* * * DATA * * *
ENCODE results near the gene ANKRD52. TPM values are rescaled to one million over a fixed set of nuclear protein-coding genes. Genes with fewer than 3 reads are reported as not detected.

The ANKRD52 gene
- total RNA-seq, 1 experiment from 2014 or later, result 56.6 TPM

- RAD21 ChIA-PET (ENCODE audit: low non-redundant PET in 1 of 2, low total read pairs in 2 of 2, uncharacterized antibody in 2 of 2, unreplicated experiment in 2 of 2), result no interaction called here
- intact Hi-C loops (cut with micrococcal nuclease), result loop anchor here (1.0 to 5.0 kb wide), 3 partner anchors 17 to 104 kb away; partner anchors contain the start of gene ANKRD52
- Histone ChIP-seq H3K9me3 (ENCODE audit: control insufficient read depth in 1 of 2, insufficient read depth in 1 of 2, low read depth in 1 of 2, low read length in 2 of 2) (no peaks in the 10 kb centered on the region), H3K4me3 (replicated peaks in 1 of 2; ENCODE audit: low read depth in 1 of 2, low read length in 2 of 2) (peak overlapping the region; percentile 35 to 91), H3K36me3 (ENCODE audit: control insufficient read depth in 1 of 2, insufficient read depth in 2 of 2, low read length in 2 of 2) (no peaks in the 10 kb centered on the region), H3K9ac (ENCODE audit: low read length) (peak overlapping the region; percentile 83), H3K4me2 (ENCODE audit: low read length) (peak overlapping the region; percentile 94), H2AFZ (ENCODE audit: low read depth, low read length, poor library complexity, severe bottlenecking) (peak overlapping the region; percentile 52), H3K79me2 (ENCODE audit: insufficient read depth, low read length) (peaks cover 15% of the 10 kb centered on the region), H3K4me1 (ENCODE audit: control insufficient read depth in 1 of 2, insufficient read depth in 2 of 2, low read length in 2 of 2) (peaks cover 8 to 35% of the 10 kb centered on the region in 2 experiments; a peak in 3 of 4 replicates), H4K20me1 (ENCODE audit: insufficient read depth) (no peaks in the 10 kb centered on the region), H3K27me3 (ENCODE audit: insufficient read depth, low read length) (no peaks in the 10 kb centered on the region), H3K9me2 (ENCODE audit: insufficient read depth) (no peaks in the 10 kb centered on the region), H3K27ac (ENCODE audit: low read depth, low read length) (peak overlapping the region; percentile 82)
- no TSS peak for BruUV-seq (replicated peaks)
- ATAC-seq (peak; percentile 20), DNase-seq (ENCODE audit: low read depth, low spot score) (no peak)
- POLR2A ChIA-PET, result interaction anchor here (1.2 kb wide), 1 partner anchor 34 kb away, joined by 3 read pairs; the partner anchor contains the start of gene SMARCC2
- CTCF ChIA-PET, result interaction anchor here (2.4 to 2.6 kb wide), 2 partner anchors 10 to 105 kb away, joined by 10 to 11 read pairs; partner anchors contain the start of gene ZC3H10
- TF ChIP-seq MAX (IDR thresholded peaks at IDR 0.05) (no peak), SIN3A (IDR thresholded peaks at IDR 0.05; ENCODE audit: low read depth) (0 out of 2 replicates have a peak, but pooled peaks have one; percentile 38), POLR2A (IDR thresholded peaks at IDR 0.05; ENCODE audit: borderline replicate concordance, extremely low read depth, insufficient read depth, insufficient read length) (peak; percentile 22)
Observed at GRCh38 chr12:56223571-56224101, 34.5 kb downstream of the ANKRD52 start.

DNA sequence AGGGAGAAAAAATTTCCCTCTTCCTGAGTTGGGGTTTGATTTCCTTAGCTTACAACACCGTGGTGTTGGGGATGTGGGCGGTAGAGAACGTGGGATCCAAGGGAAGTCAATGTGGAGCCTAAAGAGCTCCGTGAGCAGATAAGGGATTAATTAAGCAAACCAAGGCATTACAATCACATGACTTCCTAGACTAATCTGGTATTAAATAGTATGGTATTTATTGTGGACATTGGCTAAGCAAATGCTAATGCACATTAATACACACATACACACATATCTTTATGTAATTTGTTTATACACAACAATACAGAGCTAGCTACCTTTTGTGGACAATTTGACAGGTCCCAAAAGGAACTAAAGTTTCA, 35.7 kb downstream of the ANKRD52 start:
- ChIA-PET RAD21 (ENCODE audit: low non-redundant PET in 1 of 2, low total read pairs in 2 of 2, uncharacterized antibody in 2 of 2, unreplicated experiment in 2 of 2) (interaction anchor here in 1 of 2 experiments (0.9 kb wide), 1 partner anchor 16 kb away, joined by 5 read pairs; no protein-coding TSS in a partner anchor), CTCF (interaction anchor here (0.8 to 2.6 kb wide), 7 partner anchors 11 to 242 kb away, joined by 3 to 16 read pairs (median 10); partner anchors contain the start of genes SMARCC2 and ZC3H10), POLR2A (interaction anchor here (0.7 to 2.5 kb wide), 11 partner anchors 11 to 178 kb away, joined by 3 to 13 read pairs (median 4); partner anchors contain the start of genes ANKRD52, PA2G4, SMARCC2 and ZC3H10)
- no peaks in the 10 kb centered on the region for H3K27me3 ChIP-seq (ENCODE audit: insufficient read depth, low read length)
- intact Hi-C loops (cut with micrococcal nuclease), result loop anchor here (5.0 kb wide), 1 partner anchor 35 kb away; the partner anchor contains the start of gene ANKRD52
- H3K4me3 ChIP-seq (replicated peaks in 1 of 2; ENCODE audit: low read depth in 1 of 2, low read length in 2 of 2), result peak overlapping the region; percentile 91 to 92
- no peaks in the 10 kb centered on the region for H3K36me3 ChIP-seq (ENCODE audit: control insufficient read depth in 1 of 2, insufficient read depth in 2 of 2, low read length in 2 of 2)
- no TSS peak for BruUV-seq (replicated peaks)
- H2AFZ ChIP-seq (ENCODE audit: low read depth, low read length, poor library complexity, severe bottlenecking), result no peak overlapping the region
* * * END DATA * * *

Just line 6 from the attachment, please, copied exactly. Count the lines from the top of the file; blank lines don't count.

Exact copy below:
- Histone ChIP-seq H3K9me3 (ENCODE audit: control insufficient read depth in 1 of 2, insufficient read depth in 1 of 2, low read depth in 1 of 2, low read length in 2 of 2) (no peaks in the 10 kb centered on the region), H3K4me3 (replicated peaks in 1 of 2; ENCODE audit: low read depth in 1 of 2, low read length in 2 of 2) (peak overlapping the region; percentile 35 to 91), H3K36me3 (ENCODE audit: control insufficient read depth in 1 of 2, insufficient read depth in 2 of 2, low read length in 2 of 2) (no peaks in the 10 kb centered on the region), H3K9ac (ENCODE audit: low read length) (peak overlapping the region; percentile 83), H3K4me2 (ENCODE audit: low read length) (peak overlapping the region; percentile 94), H2AFZ (ENCODE audit: low read depth, low read length, poor library complexity, severe bottlenecking) (peak overlapping the region; percentile 52), H3K79me2 (ENCODE audit: insufficient read depth, low read length) (peaks cover 15% of the 10 kb centered on the region), H3K4me1 (ENCODE audit: control insufficient read depth in 1 of 2, insufficient read depth in 2 of 2, low read length in 2 of 2) (peaks cover 8 to 35% of the 10 kb centered on the region in 2 experiments; a peak in 3 of 4 replicates), H4K20me1 (ENCODE audit: insufficient read depth) (no peaks in the 10 kb centered on the region), H3K27me3 (ENCODE audit: insufficient read depth, low read length) (no peaks in the 10 kb centered on the region), H3K9me2 (ENCODE audit: insufficient read depth) (no peaks in the 10 kb centered on the region), H3K27ac (ENCODE audit: low read depth, low read length) (peak overlapping the region; percentile 82)